Newspaper article The Florida Times Union

City Council Feeling the Pressure to Get Budget, Spending Cuts Right

Newspaper article The Florida Times Union

City Council Feeling the Pressure to Get Budget, Spending Cuts Right

Article excerpt

Byline: Steve Patterson

For Jacksonville City Council members, a day of accounting is starting, with political images and taxpayer finances both on the line.

Lots of days, actually.

The council's Finance Committee is opening a chain of hearings Thursday that could potentially run to Aug. 30 to settle on a 2014 budget that weighs falling tax revenue against rising costs across city government.

One sure bet: Mayor Alvin Brown's budget proposal - panned last month by council members as "out of balance," "incompetent," even a "dereliction of duty" - seems set for significant rewrites.

"I feel like this community is ready to move forward. This budget that was presented to us did not move the community forward. It moved us backward," said Finance Chairman Greg Anderson.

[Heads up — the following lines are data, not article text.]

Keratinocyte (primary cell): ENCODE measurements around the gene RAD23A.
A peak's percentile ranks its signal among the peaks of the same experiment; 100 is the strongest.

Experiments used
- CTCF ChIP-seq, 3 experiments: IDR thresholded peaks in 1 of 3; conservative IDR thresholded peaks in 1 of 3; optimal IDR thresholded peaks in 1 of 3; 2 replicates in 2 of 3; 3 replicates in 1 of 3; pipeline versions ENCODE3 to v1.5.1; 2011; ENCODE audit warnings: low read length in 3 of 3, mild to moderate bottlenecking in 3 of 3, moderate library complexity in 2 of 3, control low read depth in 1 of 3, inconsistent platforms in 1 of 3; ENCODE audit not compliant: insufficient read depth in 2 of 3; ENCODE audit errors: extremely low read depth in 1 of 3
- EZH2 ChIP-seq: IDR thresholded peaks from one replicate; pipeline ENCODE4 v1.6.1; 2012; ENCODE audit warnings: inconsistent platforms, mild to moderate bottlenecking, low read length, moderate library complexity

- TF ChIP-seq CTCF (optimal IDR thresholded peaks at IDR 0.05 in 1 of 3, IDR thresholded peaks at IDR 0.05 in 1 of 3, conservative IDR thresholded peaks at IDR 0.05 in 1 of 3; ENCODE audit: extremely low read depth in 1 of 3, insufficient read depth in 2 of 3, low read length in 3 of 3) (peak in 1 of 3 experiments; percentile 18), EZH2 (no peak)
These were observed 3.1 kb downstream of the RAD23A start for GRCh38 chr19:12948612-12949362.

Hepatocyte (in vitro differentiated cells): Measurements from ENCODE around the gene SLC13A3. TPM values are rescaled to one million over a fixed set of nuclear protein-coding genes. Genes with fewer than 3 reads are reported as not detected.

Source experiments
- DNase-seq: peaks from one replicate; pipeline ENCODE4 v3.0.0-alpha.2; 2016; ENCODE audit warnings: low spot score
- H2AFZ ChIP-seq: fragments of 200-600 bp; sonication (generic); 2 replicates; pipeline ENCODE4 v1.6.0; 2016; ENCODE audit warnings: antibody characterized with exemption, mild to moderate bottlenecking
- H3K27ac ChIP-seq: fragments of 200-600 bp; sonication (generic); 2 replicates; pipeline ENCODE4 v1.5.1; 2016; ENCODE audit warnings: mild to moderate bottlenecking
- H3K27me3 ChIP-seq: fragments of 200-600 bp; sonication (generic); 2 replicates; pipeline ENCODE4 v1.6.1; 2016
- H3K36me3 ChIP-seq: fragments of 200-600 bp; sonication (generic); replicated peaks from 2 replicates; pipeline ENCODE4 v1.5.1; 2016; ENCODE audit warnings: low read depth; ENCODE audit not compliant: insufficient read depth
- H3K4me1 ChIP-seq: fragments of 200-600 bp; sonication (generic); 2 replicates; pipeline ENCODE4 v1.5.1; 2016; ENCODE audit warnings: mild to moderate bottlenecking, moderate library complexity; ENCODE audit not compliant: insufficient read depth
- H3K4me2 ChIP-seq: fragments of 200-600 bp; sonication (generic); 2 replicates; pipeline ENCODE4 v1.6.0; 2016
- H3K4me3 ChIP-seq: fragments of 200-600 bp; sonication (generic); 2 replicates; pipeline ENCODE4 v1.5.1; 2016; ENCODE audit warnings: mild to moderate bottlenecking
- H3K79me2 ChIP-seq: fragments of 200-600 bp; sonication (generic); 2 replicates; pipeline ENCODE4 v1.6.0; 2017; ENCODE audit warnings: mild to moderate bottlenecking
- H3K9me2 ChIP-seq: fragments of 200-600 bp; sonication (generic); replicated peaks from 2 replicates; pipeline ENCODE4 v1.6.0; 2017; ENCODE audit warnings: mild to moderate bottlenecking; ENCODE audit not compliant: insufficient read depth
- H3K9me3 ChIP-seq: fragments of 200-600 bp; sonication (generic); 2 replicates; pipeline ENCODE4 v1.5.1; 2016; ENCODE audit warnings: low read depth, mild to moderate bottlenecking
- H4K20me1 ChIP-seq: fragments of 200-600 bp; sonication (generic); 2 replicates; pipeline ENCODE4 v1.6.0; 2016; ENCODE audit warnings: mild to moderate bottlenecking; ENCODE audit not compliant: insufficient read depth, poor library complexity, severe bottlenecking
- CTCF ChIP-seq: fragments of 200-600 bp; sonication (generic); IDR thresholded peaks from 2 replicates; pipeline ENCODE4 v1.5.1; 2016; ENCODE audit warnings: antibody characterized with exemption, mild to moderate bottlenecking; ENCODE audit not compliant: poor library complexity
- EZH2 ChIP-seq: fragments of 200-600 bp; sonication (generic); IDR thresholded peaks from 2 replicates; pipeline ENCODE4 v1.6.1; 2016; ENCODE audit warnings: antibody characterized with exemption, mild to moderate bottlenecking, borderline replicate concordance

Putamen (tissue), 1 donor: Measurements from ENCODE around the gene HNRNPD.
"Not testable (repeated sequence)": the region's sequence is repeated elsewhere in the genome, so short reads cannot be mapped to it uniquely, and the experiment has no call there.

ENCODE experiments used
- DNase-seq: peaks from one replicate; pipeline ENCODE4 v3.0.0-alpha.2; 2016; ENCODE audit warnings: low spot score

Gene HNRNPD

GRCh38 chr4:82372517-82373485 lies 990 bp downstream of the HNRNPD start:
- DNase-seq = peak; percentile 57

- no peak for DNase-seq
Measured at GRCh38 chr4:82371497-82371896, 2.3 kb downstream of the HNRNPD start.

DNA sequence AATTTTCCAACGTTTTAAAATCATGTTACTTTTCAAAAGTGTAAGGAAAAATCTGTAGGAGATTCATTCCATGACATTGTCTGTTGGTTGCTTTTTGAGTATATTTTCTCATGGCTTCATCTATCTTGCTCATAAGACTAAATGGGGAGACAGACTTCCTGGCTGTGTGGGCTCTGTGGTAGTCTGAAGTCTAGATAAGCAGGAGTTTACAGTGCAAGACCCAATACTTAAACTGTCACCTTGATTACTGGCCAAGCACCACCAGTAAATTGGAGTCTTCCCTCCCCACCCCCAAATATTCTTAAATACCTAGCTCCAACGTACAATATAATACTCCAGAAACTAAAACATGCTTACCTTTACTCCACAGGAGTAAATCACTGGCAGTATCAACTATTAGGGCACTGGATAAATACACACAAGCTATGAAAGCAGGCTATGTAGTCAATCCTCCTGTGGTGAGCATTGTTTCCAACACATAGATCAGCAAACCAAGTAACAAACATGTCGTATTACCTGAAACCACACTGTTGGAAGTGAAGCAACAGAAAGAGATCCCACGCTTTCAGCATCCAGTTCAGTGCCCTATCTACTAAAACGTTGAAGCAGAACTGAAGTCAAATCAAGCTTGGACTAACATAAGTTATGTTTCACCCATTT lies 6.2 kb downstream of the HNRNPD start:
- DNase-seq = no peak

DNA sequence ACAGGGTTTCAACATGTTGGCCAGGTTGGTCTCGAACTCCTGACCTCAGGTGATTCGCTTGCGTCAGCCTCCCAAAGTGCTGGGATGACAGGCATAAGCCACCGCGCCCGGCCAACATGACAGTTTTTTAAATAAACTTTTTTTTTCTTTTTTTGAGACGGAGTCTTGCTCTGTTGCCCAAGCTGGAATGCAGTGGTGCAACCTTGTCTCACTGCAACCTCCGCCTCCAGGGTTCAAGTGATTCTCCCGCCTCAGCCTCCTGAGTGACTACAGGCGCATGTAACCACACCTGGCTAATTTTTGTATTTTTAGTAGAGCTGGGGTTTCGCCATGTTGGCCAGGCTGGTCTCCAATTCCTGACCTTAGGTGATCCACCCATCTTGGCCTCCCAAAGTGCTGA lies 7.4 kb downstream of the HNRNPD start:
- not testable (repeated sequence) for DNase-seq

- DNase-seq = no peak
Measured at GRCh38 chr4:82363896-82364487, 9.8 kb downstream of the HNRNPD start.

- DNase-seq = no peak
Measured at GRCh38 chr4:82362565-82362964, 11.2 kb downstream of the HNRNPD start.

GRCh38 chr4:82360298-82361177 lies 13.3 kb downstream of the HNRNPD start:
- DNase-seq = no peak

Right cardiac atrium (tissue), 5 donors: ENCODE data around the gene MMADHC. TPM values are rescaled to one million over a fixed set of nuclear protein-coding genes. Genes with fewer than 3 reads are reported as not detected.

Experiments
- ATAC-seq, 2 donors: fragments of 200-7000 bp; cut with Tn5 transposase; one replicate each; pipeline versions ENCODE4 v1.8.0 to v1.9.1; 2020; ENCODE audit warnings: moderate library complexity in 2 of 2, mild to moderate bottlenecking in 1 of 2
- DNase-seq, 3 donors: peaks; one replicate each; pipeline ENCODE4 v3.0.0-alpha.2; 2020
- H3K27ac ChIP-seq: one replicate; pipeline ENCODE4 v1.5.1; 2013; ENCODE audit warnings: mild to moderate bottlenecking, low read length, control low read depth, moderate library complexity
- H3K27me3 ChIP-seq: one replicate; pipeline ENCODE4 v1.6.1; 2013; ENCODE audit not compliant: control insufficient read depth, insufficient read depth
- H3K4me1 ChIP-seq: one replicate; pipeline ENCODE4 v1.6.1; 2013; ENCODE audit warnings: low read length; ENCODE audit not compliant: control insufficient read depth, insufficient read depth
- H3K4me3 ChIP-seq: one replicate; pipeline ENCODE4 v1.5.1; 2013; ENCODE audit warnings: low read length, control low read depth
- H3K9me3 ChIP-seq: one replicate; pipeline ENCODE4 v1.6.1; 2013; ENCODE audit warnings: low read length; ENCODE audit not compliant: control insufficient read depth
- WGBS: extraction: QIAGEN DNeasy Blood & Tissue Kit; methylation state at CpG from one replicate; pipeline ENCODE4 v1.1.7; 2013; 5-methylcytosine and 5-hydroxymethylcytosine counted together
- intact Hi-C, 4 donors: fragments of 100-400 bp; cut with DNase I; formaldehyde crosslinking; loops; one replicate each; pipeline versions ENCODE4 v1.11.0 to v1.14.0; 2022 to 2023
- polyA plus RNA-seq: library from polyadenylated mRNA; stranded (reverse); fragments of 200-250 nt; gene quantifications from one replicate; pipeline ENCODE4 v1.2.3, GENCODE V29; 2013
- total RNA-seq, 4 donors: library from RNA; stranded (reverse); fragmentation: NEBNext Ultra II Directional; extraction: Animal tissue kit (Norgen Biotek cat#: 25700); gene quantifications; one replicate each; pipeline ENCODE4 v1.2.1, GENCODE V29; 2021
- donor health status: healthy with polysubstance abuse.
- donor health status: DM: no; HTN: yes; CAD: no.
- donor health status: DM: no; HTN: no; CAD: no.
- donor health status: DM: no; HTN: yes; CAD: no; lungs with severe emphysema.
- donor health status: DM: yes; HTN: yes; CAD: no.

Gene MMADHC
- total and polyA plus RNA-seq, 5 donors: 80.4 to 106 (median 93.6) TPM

But if it wants to move Jacksonville, the council will have to decide how, choosing between library hours, fire station coverage and a raft of other services to say where the city should focus its spending.

The budget Brown offered called for eliminating 110 jobs overall - 77 that are filled now and 54 that are vacant, with 21 jobs created. Brown is seeking job cuts in areas including libraries, parks, public works, animal care and code compliance.

Brown is "ready to work with the council without throwing rocks to pass the best budget possible," said spokesman David DeCamp. "While Mayor Brown is opposed to raising taxes, the administration respects the council's role."

The mayor's plan includes $61 million in service cuts ranging from closing libraries and swimming pools to shuttering fire stations.

But more than half the cuts are unsettled.

"Extraordinary lapses," line items that say a particular department will spend less but don't say how, represented $33.4 million in cuts Brown proposed to the city's general fund spending.

The first job for Finance members will be trying to put lapses into real-world terms - jobs cut, police cars repaired instead of replaced, weeks between mowing roadsides.

Then they'll figure out what changes they want to avoid most, and what they can give up.

"Accomplishing this goal will be an exercise in prioritization," Anderson told city department heads in a memo about the hearings. …

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